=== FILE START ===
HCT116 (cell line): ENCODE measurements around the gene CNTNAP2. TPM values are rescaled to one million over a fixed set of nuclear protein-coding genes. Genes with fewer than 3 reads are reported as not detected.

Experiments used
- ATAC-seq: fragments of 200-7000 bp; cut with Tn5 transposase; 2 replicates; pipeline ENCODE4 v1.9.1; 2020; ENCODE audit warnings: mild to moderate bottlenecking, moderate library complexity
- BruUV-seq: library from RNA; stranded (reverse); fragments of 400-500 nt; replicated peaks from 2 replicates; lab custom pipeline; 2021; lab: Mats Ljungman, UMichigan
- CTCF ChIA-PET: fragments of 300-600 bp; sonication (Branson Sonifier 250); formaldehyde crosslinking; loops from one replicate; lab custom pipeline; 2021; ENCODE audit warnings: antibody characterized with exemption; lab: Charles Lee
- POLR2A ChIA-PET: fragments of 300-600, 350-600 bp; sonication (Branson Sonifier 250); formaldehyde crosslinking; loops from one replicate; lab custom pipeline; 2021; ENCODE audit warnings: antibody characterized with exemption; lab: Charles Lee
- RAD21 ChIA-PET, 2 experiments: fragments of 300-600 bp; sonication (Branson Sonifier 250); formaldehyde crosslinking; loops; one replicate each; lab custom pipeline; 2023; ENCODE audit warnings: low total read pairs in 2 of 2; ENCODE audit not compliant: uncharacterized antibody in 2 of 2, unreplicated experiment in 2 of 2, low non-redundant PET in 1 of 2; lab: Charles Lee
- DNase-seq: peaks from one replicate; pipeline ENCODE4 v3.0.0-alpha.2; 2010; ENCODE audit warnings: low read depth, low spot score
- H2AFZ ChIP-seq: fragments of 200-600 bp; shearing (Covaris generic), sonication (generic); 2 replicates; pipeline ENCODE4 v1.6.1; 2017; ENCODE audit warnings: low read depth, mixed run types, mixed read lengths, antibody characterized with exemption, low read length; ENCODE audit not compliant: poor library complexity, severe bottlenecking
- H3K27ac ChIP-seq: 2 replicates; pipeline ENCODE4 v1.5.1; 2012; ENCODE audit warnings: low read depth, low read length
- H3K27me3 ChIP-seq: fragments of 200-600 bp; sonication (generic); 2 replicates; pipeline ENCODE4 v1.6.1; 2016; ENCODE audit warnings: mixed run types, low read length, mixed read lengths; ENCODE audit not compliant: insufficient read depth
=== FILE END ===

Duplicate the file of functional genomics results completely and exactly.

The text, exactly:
HCT116 (cell line): ENCODE measurements around the gene CNTNAP2. TPM values are rescaled to one million over a fixed set of nuclear protein-coding genes. Genes with fewer than 3 reads are reported as not detected.

Experiments used
- ATAC-seq: fragments of 200-7000 bp; cut with Tn5 transposase; 2 replicates; pipeline ENCODE4 v1.9.1; 2020; ENCODE audit warnings: mild to moderate bottlenecking, moderate library complexity
- BruUV-seq: library from RNA; stranded (reverse); fragments of 400-500 nt; replicated peaks from 2 replicates; lab custom pipeline; 2021; lab: Mats Ljungman, UMichigan
- CTCF ChIA-PET: fragments of 300-600 bp; sonication (Branson Sonifier 250); formaldehyde crosslinking; loops from one replicate; lab custom pipeline; 2021; ENCODE audit warnings: antibody characterized with exemption; lab: Charles Lee
- POLR2A ChIA-PET: fragments of 300-600, 350-600 bp; sonication (Branson Sonifier 250); formaldehyde crosslinking; loops from one replicate; lab custom pipeline; 2021; ENCODE audit warnings: antibody characterized with exemption; lab: Charles Lee
- RAD21 ChIA-PET, 2 experiments: fragments of 300-600 bp; sonication (Branson Sonifier 250); formaldehyde crosslinking; loops; one replicate each; lab custom pipeline; 2023; ENCODE audit warnings: low total read pairs in 2 of 2; ENCODE audit not compliant: uncharacterized antibody in 2 of 2, unreplicated experiment in 2 of 2, low non-redundant PET in 1 of 2; lab: Charles Lee
- DNase-seq: peaks from one replicate; pipeline ENCODE4 v3.0.0-alpha.2; 2010; ENCODE audit warnings: low read depth, low spot score
- H2AFZ ChIP-seq: fragments of 200-600 bp; shearing (Covaris generic), sonication (generic); 2 replicates; pipeline ENCODE4 v1.6.1; 2017; ENCODE audit warnings: low read depth, mixed run types, mixed read lengths, antibody characterized with exemption, low read length; ENCODE audit not compliant: poor library complexity, severe bottlenecking
- H3K27ac ChIP-seq: 2 replicates; pipeline ENCODE4 v1.5.1; 2012; ENCODE audit warnings: low read depth, low read length
- H3K27me3 ChIP-seq: fragments of 200-600 bp; sonication (generic); 2 replicates; pipeline ENCODE4 v1.6.1; 2016; ENCODE audit warnings: mixed run types, low read length, mixed read lengths; ENCODE audit not compliant: insufficient read depth